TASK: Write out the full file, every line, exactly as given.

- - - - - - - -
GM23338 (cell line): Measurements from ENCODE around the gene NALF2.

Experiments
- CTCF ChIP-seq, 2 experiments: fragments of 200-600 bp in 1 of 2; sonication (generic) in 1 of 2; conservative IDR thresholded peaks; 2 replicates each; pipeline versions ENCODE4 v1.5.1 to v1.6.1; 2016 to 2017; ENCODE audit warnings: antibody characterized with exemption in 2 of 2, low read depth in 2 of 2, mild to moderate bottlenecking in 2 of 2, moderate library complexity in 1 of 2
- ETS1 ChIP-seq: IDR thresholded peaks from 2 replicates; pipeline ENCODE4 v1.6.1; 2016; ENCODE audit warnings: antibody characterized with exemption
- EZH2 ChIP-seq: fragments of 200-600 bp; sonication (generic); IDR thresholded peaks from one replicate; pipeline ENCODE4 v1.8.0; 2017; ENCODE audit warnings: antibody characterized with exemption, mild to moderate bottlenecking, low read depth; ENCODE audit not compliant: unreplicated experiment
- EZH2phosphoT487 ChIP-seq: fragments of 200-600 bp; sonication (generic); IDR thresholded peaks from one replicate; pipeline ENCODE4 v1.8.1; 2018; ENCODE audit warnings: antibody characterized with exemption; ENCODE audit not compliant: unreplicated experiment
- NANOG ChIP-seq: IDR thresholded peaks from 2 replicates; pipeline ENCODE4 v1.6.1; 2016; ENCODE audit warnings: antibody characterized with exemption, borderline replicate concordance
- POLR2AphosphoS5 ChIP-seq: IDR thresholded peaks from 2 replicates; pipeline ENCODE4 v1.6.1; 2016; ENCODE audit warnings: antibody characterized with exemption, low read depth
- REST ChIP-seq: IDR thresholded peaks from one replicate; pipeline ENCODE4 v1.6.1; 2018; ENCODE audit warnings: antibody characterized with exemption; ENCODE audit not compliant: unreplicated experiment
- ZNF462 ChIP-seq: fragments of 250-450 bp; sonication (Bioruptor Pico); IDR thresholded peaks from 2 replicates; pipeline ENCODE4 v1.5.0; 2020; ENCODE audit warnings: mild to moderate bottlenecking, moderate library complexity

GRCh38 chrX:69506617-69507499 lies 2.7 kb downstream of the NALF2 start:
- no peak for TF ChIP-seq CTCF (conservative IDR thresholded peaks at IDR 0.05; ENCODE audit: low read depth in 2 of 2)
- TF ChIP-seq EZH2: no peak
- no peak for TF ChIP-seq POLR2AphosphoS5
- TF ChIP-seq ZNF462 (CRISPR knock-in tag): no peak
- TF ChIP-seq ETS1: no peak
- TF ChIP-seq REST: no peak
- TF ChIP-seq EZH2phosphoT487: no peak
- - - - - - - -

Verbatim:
GM23338 (cell line): Measurements from ENCODE around the gene NALF2.

Experiments
- CTCF ChIP-seq, 2 experiments: fragments of 200-600 bp in 1 of 2; sonication (generic) in 1 of 2; conservative IDR thresholded peaks; 2 replicates each; pipeline versions ENCODE4 v1.5.1 to v1.6.1; 2016 to 2017; ENCODE audit warnings: antibody characterized with exemption in 2 of 2, low read depth in 2 of 2, mild to moderate bottlenecking in 2 of 2, moderate library complexity in 1 of 2
- ETS1 ChIP-seq: IDR thresholded peaks from 2 replicates; pipeline ENCODE4 v1.6.1; 2016; ENCODE audit warnings: antibody characterized with exemption
- EZH2 ChIP-seq: fragments of 200-600 bp; sonication (generic); IDR thresholded peaks from one replicate; pipeline ENCODE4 v1.8.0; 2017; ENCODE audit warnings: antibody characterized with exemption, mild to moderate bottlenecking, low read depth; ENCODE audit not compliant: unreplicated experiment
- EZH2phosphoT487 ChIP-seq: fragments of 200-600 bp; sonication (generic); IDR thresholded peaks from one replicate; pipeline ENCODE4 v1.8.1; 2018; ENCODE audit warnings: antibody characterized with exemption; ENCODE audit not compliant: unreplicated experiment
- NANOG ChIP-seq: IDR thresholded peaks from 2 replicates; pipeline ENCODE4 v1.6.1; 2016; ENCODE audit warnings: antibody characterized with exemption, borderline replicate concordance
- POLR2AphosphoS5 ChIP-seq: IDR thresholded peaks from 2 replicates; pipeline ENCODE4 v1.6.1; 2016; ENCODE audit warnings: antibody characterized with exemption, low read depth
- REST ChIP-seq: IDR thresholded peaks from one replicate; pipeline ENCODE4 v1.6.1; 2018; ENCODE audit warnings: antibody characterized with exemption; ENCODE audit not compliant: unreplicated experiment
- ZNF462 ChIP-seq: fragments of 250-450 bp; sonication (Bioruptor Pico); IDR thresholded peaks from 2 replicates; pipeline ENCODE4 v1.5.0; 2020; ENCODE audit warnings: mild to moderate bottlenecking, moderate library complexity

GRCh38 chrX:69506617-69507499 lies 2.7 kb downstream of the NALF2 start:
- no peak for TF ChIP-seq CTCF (conservative IDR thresholded peaks at IDR 0.05; ENCODE audit: low read depth in 2 of 2)
- TF ChIP-seq EZH2: no peak
- no peak for TF ChIP-seq POLR2AphosphoS5
- TF ChIP-seq ZNF462 (CRISPR knock-in tag): no peak
- TF ChIP-seq ETS1: no peak
- TF ChIP-seq REST: no peak
- TF ChIP-seq EZH2phosphoT487: no peak